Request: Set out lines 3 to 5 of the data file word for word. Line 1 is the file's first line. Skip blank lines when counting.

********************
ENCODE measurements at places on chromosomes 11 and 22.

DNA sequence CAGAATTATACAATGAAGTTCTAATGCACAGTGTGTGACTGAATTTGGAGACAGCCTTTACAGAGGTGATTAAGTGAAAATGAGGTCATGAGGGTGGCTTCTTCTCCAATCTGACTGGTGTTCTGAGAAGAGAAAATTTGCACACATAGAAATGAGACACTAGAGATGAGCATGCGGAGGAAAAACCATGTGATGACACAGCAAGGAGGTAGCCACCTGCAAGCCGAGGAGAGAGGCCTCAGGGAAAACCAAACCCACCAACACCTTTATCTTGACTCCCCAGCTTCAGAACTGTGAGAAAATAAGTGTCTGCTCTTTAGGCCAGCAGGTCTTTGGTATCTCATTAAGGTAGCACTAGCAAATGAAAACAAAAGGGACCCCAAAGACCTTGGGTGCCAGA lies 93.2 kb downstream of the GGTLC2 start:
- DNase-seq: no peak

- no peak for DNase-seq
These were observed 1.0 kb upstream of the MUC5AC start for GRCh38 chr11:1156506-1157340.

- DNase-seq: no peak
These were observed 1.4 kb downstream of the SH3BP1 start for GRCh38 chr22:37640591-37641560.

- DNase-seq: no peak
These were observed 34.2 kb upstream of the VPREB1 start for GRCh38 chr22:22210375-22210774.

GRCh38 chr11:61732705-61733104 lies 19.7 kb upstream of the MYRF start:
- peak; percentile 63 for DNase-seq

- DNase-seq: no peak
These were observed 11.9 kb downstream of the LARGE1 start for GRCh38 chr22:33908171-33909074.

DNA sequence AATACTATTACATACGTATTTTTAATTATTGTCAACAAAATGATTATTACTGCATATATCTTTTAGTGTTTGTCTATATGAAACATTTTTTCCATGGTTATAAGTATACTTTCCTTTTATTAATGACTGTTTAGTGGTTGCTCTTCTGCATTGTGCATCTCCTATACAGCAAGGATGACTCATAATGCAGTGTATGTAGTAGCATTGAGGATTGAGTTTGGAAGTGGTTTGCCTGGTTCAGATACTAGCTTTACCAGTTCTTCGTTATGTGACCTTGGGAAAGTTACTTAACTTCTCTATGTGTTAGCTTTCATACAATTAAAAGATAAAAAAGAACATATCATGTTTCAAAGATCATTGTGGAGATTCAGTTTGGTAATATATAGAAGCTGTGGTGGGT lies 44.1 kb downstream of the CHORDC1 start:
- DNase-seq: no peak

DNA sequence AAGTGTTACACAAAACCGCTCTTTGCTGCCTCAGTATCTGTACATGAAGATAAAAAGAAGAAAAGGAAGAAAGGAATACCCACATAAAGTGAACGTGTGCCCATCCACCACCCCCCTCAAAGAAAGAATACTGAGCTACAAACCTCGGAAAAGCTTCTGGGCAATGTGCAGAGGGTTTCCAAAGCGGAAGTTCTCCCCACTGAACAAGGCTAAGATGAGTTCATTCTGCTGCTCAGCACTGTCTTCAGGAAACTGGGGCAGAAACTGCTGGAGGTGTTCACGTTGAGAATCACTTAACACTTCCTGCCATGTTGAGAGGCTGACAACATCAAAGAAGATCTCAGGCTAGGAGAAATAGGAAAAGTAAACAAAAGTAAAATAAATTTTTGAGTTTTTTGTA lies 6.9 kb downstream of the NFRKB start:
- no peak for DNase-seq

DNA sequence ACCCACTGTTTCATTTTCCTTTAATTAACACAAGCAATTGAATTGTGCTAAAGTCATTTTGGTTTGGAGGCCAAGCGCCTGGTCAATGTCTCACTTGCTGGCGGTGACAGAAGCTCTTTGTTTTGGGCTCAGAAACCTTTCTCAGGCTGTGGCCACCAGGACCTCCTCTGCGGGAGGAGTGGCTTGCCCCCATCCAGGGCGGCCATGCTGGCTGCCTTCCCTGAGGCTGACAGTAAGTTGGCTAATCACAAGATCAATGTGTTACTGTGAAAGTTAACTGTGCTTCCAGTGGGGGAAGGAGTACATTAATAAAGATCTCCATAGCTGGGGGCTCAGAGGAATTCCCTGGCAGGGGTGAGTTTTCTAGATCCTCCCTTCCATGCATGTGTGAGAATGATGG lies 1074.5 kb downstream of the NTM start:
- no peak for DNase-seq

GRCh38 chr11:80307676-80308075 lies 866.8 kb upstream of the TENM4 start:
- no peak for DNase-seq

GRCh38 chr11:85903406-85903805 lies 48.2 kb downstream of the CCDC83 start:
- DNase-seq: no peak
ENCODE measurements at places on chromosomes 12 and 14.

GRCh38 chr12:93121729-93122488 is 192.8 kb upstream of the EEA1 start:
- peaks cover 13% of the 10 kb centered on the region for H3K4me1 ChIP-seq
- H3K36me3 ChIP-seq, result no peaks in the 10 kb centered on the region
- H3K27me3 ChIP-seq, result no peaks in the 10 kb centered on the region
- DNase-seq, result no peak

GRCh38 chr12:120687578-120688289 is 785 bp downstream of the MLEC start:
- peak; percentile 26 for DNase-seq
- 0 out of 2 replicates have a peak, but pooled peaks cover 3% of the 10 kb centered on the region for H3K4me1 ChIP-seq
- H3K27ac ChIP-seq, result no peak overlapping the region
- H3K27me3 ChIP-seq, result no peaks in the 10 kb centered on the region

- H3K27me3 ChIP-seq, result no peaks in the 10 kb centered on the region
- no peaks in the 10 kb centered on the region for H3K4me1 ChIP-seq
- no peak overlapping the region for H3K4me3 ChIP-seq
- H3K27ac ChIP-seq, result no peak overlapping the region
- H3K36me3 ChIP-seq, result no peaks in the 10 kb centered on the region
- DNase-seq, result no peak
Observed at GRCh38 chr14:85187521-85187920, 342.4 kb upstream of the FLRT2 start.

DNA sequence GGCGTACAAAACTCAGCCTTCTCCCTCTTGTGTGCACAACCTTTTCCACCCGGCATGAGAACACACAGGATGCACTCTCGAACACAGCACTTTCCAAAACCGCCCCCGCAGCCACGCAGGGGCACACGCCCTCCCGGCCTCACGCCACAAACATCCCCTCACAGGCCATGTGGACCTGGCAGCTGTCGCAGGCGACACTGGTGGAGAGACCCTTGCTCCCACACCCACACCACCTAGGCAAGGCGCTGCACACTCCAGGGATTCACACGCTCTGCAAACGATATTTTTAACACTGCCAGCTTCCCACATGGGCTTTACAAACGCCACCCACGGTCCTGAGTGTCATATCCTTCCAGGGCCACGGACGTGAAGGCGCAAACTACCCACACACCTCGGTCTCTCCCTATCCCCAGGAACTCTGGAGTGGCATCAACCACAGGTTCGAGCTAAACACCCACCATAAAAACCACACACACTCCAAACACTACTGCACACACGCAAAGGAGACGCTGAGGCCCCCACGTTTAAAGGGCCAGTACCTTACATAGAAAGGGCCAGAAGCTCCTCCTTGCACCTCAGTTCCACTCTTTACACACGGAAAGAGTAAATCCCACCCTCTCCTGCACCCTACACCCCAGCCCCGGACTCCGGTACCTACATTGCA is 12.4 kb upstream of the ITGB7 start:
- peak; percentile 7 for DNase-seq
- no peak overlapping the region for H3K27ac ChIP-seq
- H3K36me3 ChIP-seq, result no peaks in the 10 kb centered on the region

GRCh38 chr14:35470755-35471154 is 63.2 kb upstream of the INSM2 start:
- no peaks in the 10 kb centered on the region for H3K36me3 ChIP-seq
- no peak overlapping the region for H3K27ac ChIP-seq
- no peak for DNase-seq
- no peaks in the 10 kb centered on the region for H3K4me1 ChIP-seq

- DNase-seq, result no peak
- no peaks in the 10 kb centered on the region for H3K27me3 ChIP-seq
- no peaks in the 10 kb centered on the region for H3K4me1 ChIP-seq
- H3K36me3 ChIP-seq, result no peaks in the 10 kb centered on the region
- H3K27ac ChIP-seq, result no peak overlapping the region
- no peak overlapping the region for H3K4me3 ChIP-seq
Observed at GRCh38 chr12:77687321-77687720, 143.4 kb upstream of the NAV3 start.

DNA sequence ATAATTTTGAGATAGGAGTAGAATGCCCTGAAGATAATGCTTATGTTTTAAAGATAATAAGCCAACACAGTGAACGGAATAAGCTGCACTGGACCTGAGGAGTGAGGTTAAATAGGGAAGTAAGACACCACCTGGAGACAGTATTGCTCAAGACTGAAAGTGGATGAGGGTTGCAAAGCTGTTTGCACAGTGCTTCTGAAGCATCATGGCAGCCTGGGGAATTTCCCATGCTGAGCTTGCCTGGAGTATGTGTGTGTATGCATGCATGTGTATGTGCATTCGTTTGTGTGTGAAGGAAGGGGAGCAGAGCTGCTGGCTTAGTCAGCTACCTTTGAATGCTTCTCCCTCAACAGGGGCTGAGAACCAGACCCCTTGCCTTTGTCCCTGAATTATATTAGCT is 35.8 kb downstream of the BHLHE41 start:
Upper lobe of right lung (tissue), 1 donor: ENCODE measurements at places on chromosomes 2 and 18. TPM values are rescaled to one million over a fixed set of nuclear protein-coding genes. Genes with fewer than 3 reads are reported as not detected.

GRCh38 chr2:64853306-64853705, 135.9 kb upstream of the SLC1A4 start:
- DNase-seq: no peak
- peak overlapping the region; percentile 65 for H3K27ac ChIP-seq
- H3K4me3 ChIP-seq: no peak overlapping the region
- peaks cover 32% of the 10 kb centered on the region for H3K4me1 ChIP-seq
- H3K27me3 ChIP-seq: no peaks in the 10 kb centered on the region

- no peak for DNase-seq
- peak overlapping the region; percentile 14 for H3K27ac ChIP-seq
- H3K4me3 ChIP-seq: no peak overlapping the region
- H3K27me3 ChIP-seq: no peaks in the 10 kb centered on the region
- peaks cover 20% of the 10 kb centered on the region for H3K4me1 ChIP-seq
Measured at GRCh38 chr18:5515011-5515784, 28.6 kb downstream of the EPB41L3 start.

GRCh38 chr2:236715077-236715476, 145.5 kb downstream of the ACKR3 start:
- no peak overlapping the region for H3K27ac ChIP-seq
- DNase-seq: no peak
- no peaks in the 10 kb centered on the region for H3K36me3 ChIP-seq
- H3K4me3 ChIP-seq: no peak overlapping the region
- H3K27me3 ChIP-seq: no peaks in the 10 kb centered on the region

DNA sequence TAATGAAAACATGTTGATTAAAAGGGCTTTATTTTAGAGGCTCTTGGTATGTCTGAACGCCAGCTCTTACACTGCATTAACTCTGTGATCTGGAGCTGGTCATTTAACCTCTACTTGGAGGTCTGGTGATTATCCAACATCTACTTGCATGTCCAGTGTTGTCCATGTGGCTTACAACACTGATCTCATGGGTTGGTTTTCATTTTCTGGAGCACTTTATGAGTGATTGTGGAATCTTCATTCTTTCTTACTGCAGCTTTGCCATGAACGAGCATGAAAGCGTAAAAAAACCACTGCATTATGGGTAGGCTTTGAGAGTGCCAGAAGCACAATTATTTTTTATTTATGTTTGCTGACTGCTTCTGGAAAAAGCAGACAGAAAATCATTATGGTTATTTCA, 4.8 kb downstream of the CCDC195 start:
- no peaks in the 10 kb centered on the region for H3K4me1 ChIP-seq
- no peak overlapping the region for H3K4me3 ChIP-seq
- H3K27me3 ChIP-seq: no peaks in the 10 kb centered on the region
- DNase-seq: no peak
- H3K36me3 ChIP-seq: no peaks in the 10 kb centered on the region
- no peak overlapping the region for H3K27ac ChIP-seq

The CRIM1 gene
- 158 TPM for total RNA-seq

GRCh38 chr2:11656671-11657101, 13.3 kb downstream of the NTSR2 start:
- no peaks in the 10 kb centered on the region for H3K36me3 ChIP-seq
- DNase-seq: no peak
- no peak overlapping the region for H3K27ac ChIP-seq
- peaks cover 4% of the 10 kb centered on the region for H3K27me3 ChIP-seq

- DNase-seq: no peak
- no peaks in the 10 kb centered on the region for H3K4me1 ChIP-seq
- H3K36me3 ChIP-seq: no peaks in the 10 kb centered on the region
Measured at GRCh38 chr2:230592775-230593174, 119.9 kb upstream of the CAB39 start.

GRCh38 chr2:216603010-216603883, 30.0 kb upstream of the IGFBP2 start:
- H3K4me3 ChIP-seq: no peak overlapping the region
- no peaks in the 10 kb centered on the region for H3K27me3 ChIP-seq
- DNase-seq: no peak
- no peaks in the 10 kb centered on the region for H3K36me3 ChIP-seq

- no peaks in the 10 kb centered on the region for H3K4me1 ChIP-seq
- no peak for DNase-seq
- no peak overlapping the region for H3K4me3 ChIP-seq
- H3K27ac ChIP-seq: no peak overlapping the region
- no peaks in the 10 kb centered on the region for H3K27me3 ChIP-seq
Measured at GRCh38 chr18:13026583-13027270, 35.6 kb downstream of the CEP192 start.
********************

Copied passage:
- DNase-seq: no peak

- no peak for DNase-seq
These were observed 1.0 kb upstream of the MUC5AC start for GRCh38 chr11:1156506-1157340.